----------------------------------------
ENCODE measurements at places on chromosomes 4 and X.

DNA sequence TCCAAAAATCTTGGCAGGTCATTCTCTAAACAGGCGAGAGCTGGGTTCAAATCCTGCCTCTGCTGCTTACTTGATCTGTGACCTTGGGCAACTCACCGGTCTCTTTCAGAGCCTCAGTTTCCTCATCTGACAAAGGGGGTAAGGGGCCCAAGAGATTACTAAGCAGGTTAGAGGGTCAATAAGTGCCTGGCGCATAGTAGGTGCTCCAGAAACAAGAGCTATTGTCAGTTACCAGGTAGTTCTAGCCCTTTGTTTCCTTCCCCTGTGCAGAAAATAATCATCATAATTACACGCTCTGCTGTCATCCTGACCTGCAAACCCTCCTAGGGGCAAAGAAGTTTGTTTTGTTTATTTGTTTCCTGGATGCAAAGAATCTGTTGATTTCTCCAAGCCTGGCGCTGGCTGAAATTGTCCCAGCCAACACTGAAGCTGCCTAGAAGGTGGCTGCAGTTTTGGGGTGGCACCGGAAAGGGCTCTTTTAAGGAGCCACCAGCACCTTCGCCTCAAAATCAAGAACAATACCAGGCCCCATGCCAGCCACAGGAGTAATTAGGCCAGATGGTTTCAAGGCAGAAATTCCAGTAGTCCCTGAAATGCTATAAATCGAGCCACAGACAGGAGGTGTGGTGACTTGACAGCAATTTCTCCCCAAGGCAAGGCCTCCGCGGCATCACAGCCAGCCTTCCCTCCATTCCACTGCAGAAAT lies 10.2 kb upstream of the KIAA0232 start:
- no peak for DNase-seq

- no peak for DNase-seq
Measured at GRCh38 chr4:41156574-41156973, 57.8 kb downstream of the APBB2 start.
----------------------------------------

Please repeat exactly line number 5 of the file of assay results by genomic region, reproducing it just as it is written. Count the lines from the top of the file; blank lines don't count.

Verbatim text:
Measured at GRCh38 chr4:41156574-41156973, 57.8 kb downstream of the APBB2 start.